Help your local pet shelters because they need it

Cats and dogs need friends too

More stories from Rebecca Mennecke


Photo by John Paluta

Chief Copy Editor Rebecca Mennecke with one of the cats at the Eau Claire County Humane Society.

There is nothing better than going to an animal shelter.

I’m not even kidding. Over the weekend, a friend and I decided to venture to the Eau Claire County Humane Society to pet some cats. It was the best decision I’ve made in a really, really long time.

The ECCHS features a number of different types of furry — or feathery — friends. From bunnies, birds, rats, dogs or cats, it seems like the shelter has every type of family pet one could possible want. They feature, like many shelters, a cat colony, where cats just climb right into visitors’ laps, purring. There is nothing more calming than a soft kitty — or puppy — to pet. (Maybe I’m biased, though, with four cats, two birds and a dog at home.)

I was the most calm I have felt in weeks. After stressful, last-minute homework assignments, papers coming out of my ears — and work, work, and more work — I knew that taking time to de-stress was important. However, I didn’t realize just how important it was until there was a fluffy black cat snuggling on my lap and I just felt all of my anxieties melt off of me.  

Last year, during a particularly difficult part of my first year, I visited the Dunn County Humane Society. There, cats literally crawled all over me to be my friend. Animals were everywhere. In one section of the shelter, several newborn kittens meowed for attention. It nearly broke my heart; I loved every second of it. I would return in a heartbeat.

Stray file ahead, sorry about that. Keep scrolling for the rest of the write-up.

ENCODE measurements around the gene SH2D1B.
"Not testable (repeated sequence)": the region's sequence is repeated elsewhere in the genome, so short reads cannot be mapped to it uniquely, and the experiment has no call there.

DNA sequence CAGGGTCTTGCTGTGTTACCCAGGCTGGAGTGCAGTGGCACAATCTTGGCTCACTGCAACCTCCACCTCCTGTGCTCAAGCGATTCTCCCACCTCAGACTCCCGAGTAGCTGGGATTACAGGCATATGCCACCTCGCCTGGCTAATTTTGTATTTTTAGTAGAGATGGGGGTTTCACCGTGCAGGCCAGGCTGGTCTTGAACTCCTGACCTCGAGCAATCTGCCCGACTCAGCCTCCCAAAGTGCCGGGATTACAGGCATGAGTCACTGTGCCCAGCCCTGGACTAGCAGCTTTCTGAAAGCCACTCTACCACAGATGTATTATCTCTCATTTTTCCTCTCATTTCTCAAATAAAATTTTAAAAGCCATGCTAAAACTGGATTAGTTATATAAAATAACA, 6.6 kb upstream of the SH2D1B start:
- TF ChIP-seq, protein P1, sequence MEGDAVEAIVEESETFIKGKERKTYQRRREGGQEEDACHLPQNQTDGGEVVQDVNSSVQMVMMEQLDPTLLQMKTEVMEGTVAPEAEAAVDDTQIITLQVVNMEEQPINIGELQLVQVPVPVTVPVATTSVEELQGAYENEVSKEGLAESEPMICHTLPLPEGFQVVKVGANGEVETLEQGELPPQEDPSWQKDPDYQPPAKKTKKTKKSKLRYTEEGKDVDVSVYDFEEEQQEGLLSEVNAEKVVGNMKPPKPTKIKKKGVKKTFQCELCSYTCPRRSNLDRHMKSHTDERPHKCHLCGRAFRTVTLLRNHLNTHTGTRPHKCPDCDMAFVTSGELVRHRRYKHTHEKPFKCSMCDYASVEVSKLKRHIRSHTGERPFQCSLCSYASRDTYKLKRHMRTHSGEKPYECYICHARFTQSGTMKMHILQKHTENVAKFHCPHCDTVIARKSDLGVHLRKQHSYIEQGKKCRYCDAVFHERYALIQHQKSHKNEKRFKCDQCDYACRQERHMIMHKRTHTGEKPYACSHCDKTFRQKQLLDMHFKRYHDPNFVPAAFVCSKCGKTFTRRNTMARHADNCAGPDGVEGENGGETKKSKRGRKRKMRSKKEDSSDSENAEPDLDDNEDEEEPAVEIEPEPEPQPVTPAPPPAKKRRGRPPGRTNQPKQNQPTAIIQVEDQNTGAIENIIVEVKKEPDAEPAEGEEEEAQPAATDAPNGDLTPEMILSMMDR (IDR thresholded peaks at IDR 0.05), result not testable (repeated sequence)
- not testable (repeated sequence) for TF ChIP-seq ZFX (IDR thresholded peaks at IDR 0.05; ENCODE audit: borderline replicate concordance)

But, there’s one sad reality to this happy scene: Animal shelters don’t get enough community support and they need it.

According to their website, the ECCHS receives “no funding from any local, state or national organization.”

They, like many organizations, run strictly off donations for food, water, pet toys, kitty litter, trained staff and other important things to an animals’ wellbeing.

When animal shelters are overcrowded and no one adopts — and the facility just doesn’t have the resources to support that many animals — they often turn to euthanasia to eliminate any animals they may deem unadoptable. This is why it’s important to support local shelters as much as possible so they don’t have to face such an ethical crisis. The American Humane Society reported that only approximately 24 percent of shelter animals are adopted. I think you can figure out what happens to the rest of them.

Helping a shelter doesn’t always mean donating money. Shelters always need kitty litter, food, blankets, toys, and so much more. They also often run off of volunteers to play with cats or walk the dogs. Even adopting a pet is a form of helping out the shelter. There was a kid at the shelter when I visited, who looked to be probably around six or seven. He was talking about using his birthday money — his birthday money, mind you — to adopt a cat.

When I was his age, I was really hoping for a Nintendo DS Lite.

We should want to support our local shelters and the safe homes that they provide for animals like this kid at the shelter I was at. Animals are great for us, and we’re really great for animals (better than cold cages, right?). Even if you can’t have a dog or a cat in your apartment, consider checking out the animal shelters and seeing the fuzzy little guys, petting them or walking them. You never know how you can find you can help.

Mennecke can be contacted at [email protected].